Over 35 years I've grown more and more immersed in yoga and meditation. I started off thinking much like Krill, that the trappings were baloney. Then, like the OP, I thought they were baloney but there's something there. Then, like Krill, I figured it was just a matter of superstitious misapprehension by primitive non-rationalists of something that was, at the core, clearly real to some extent in some way. But, again and again, all the cockeyed eastern cliches that had once perplexed and dismayed me, have solidified as I personally experienced them. I don't use all the jargon, or wear groovy love beads, and I haven't taken on a sanskrit name, but I'm forced to buy it all. And to accept that the ancient dudes who created these practices were super rationalist.

This stuff is experiential. Unless you've spent a good amount of time experiencing for yourself (and everyone can; its' just a matter of 20 mins/day), you can't really know and you can't really judge. Well, I can, but you'd be missing it!
posted by Quisp Lover at 5:49 AM on May 30, 2010 [1 favorite]

"I started off thinking much like Krill, that the trappings were baloney"

ack...bad edit. Please mentally delete "much like Krill". His perspective is the stage three of the continuum I described.
posted by Quisp Lover at 5:50 AM on May 30, 2010

The benefits of meditation and'll have to perceive them for yourself, that is, the experience is inherently subjective. If it does something to you, you have proof that it does something to you.

And, seconding Kabat Zinn as a good start. His books, or here, for example. You'll need some time and patience here.

I believe that meditation and yoga could help you with not finding "bullshit", "insane Indian men" and "retarded" people an insurmountable problem.
posted by Namlit at 5:51 AM on May 30, 2010

posted by krilli at 5:55 AM on May 30, 2010

Here are a few papers to get you started (recommended by my girlfriend, a published neuroscientist. Thanks babe!):

Meditation increases the size of your hippocampus.

Meditation increases gray matter density in certain regions of your brain.

Meditation allows you to focus chaotic brain activation patterns.
posted by saladin at 6:17 AM on May 30, 2010 [7 favorites]

Have you tried taking a yoga class in a gym? The 'bullshit' is minimal there. You also won't find much else in the way of explanation of what's going on in your body, but at least you can experience the benefits of practice there without the part you find objectionable.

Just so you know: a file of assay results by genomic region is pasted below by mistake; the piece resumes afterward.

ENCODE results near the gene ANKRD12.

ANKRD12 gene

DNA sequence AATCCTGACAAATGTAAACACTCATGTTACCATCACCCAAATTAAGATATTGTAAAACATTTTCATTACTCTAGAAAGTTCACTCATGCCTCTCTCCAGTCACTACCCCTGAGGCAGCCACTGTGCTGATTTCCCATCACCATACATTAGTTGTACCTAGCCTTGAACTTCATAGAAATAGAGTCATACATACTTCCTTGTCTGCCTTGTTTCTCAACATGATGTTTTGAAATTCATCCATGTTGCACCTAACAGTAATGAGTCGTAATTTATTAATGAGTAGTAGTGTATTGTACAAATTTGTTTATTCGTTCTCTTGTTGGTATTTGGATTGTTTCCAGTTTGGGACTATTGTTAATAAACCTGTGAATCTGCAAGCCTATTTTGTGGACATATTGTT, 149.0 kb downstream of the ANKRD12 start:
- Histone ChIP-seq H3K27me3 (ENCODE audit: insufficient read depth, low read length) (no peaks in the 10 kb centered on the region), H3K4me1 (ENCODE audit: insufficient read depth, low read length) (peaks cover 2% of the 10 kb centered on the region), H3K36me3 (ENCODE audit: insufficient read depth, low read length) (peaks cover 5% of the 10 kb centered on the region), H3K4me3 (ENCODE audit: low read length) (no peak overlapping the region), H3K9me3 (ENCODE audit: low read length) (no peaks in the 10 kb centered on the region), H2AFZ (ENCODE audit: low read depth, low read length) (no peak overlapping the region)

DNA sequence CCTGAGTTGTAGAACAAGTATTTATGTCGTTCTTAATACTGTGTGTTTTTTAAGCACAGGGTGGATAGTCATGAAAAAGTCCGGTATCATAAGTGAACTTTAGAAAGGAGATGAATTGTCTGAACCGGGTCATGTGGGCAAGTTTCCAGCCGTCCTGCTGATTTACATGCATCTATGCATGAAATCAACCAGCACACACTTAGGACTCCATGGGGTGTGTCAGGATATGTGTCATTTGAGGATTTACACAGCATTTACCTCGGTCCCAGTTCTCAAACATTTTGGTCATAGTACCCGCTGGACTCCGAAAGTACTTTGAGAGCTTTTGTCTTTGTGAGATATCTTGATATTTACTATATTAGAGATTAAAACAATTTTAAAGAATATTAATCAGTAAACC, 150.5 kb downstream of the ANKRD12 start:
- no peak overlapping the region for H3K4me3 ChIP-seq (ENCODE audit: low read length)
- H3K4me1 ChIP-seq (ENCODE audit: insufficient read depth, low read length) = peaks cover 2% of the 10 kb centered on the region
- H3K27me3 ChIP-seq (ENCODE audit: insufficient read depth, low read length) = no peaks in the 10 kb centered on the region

Also, this question is offensively worded. I'd recommend some personal studies in multiculturalism as part of your practice.
posted by and hosted from Uranus at 6:31 AM on May 30, 2010

Yoga Journal actually has lots of good, non-woo articles written about the physical aspects of yoga. Also, you may be interested to know that yoga as currently practiced in the us has significant roots in 19th century british fitness practices.
posted by yarly at 6:36 AM on May 30, 2010

I understand your frustration. You might check out the book Yoga Anatomy, which is pretty low on woo.
posted by grouse at 6:42 AM on May 30, 2010

This meditation teacher knows his math and science.
posted by zeek321 at 6:52 AM on May 30, 2010

Another example: People say that God exists, and that they believe in Him. I usually believe that to be wrong. However, they are on to something. In what they call God, I see ... a group conscience built from a desperate, beautiful scrabble of evolution.

All these examples are based on the concept of reframing. What we consider sensible and what we consider retarded [SIC] is largely cultural and other cultures' models are often hard to take seriously. The goal (in so far as there is one) to meditation is ultimately to free yourself from the cultural cruft that makes you bound to a single point of view. You could take the opportunity to not reframe instead of fighting to make things familiar. You could even meditate on the sound of one hand clapping, which has the advantage of having its illogic intentionally out there where you can see it.
posted by Obscure Reference at 6:53 AM on May 30, 2010

For yoga it is entirely possible to find a teacher who rarely (if ever) mentions chakras or energy lines. I managed it accidentally and was particularly pleased. And then I stopped going because I was lazy or it was too hot or there were too many people or some other ridiculous excuse.
posted by that girl at 7:18 AM on May 30, 2010 [1 favorite]

« Older How to hide/block all text in firefox   |   Term for these color combos, other than "Agh, my... Newer »
This thread is closed to new comments.